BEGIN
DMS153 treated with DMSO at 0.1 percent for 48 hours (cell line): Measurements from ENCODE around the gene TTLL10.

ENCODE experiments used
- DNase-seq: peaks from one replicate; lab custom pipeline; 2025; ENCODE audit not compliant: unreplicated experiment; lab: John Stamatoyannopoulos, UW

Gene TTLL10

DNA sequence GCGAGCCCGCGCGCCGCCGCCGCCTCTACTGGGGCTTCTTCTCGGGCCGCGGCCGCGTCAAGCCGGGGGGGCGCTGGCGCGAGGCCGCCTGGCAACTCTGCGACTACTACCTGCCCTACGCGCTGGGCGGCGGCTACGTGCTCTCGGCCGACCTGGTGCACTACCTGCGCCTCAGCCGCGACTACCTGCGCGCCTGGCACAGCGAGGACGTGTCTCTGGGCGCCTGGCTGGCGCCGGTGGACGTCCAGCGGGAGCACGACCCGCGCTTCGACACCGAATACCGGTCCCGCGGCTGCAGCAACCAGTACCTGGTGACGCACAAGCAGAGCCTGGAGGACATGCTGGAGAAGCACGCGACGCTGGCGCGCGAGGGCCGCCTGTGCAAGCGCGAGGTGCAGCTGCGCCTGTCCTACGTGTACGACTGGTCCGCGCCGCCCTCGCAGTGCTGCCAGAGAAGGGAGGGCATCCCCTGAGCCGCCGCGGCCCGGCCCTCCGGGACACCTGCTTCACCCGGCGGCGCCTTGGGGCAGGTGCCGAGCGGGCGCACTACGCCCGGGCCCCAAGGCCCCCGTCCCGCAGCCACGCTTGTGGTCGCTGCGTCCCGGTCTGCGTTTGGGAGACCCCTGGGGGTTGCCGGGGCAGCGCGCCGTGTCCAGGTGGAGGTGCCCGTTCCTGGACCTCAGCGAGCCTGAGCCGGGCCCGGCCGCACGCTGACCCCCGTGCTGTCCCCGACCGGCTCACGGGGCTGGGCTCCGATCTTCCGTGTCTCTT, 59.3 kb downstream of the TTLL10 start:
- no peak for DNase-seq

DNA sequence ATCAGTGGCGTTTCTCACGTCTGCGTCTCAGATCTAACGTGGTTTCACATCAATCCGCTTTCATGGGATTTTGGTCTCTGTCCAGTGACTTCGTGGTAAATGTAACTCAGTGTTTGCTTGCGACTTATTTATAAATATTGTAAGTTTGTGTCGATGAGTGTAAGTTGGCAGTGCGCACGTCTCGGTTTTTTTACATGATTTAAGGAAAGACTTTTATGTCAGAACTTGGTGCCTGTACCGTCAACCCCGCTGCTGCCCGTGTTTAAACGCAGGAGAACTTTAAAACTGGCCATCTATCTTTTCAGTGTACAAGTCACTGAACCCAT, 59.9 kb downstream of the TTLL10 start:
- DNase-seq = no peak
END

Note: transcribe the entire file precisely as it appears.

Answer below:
DMS153 treated with DMSO at 0.1 percent for 48 hours (cell line): Measurements from ENCODE around the gene TTLL10.

ENCODE experiments used
- DNase-seq: peaks from one replicate; lab custom pipeline; 2025; ENCODE audit not compliant: unreplicated experiment; lab: John Stamatoyannopoulos, UW

Gene TTLL10

DNA sequence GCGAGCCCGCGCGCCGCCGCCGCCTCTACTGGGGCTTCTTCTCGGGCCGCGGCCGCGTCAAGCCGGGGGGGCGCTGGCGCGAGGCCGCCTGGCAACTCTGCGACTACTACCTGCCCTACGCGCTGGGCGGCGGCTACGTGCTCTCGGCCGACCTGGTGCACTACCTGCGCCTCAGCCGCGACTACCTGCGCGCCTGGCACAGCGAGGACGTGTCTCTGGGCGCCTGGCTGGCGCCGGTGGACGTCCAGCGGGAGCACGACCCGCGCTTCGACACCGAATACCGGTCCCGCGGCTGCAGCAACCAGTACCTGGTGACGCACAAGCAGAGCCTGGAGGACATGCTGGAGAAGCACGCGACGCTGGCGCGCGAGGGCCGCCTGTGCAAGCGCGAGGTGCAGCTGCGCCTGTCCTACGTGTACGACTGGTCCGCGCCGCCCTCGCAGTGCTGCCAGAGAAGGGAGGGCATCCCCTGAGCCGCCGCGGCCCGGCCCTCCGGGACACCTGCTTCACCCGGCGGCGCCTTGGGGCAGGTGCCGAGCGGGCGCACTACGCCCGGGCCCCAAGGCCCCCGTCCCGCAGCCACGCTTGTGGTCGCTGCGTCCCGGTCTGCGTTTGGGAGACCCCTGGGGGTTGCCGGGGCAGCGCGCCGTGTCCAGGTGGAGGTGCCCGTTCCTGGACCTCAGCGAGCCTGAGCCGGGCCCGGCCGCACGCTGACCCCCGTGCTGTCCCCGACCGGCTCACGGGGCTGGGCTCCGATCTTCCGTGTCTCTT, 59.3 kb downstream of the TTLL10 start:
- no peak for DNase-seq

DNA sequence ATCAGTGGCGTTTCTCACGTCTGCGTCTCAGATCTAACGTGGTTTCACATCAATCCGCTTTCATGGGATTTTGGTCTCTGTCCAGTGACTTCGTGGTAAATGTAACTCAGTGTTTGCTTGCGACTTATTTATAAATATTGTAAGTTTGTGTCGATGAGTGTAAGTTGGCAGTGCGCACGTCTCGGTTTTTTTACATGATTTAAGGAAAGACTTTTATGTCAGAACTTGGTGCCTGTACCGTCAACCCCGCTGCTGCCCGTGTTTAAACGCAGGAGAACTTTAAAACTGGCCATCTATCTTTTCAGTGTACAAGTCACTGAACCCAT, 59.9 kb downstream of the TTLL10 start:
- DNase-seq = no peak